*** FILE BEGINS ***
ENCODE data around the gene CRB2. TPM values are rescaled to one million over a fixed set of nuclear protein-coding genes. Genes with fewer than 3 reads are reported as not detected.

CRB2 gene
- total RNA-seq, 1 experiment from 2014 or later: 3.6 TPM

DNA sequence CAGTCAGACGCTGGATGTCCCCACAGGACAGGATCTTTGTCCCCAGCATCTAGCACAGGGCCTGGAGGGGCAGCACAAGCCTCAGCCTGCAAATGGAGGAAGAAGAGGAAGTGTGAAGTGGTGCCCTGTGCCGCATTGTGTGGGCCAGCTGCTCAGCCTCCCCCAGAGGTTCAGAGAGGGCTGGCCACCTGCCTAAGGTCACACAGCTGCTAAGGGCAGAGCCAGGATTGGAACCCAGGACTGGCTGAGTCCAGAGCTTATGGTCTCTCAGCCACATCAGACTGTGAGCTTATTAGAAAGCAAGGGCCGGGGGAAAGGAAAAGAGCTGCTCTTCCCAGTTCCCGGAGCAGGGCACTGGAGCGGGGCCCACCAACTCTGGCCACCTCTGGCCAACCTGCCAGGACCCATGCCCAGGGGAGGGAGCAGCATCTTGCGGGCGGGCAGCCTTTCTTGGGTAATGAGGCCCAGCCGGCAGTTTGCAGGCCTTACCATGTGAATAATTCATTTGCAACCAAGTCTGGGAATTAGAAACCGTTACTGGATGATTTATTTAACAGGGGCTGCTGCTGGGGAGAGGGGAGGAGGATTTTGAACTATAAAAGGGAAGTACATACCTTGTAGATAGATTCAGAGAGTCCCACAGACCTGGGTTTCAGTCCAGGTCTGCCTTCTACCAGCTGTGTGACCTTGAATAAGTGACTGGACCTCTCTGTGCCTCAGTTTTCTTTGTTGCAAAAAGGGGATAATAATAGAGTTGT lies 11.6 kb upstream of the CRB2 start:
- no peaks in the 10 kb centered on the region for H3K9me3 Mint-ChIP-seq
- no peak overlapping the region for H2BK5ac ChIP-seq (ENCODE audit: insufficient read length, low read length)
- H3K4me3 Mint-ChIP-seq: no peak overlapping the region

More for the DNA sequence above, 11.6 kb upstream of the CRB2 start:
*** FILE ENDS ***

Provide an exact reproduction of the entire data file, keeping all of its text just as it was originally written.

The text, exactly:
ENCODE data around the gene CRB2. TPM values are rescaled to one million over a fixed set of nuclear protein-coding genes. Genes with fewer than 3 reads are reported as not detected.

CRB2 gene
- total RNA-seq, 1 experiment from 2014 or later: 3.6 TPM

DNA sequence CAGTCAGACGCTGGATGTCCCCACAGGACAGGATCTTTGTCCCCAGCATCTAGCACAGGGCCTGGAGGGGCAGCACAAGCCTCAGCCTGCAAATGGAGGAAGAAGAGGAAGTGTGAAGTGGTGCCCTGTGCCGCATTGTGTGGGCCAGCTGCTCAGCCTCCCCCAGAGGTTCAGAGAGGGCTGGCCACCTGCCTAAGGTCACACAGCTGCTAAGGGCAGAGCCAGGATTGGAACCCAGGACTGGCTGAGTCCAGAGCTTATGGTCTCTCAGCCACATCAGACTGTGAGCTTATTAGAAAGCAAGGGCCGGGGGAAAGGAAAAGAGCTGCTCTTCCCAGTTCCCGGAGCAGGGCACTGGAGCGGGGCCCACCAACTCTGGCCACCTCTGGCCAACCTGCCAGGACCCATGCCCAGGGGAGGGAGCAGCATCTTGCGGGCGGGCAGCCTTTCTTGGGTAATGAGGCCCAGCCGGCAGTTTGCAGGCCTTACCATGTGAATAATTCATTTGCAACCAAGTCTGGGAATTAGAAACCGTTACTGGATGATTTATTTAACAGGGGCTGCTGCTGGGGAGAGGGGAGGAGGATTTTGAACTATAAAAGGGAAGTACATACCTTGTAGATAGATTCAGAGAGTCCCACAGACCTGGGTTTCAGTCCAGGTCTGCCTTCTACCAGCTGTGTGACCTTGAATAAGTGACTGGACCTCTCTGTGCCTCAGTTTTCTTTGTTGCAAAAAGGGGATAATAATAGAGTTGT lies 11.6 kb upstream of the CRB2 start:
- no peaks in the 10 kb centered on the region for H3K9me3 Mint-ChIP-seq
- no peak overlapping the region for H2BK5ac ChIP-seq (ENCODE audit: insufficient read length, low read length)
- H3K4me3 Mint-ChIP-seq: no peak overlapping the region

More for the DNA sequence above, 11.6 kb upstream of the CRB2 start: